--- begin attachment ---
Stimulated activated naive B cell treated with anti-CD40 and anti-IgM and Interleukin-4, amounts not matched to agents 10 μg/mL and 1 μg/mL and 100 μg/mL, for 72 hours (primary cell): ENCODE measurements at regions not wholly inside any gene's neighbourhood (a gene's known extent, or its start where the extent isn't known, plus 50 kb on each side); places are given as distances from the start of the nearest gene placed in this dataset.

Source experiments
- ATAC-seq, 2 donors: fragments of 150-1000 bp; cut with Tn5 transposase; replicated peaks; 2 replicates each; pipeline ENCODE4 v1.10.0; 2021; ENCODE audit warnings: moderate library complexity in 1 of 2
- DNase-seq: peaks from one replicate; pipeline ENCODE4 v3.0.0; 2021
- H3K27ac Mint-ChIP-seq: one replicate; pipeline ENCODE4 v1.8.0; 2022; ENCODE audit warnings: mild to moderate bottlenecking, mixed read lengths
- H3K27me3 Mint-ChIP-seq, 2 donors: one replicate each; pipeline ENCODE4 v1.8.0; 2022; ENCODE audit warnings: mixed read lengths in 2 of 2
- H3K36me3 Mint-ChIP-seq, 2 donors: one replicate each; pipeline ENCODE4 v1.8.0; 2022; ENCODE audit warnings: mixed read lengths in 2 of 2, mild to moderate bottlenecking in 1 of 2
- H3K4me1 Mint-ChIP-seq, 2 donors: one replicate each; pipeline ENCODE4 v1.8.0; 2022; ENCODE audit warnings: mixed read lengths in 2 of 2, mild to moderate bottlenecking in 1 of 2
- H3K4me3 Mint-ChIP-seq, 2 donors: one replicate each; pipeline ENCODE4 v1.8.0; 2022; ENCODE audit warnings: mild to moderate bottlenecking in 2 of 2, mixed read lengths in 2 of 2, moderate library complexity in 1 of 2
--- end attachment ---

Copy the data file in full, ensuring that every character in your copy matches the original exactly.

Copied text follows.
Stimulated activated naive B cell treated with anti-CD40 and anti-IgM and Interleukin-4, amounts not matched to agents 10 μg/mL and 1 μg/mL and 100 μg/mL, for 72 hours (primary cell): ENCODE measurements at regions not wholly inside any gene's neighbourhood (a gene's known extent, or its start where the extent isn't known, plus 50 kb on each side); places are given as distances from the start of the nearest gene placed in this dataset.

Source experiments
- ATAC-seq, 2 donors: fragments of 150-1000 bp; cut with Tn5 transposase; replicated peaks; 2 replicates each; pipeline ENCODE4 v1.10.0; 2021; ENCODE audit warnings: moderate library complexity in 1 of 2
- DNase-seq: peaks from one replicate; pipeline ENCODE4 v3.0.0; 2021
- H3K27ac Mint-ChIP-seq: one replicate; pipeline ENCODE4 v1.8.0; 2022; ENCODE audit warnings: mild to moderate bottlenecking, mixed read lengths
- H3K27me3 Mint-ChIP-seq, 2 donors: one replicate each; pipeline ENCODE4 v1.8.0; 2022; ENCODE audit warnings: mixed read lengths in 2 of 2
- H3K36me3 Mint-ChIP-seq, 2 donors: one replicate each; pipeline ENCODE4 v1.8.0; 2022; ENCODE audit warnings: mixed read lengths in 2 of 2, mild to moderate bottlenecking in 1 of 2
- H3K4me1 Mint-ChIP-seq, 2 donors: one replicate each; pipeline ENCODE4 v1.8.0; 2022; ENCODE audit warnings: mixed read lengths in 2 of 2, mild to moderate bottlenecking in 1 of 2
- H3K4me3 Mint-ChIP-seq, 2 donors: one replicate each; pipeline ENCODE4 v1.8.0; 2022; ENCODE audit warnings: mild to moderate bottlenecking in 2 of 2, mixed read lengths in 2 of 2, moderate library complexity in 1 of 2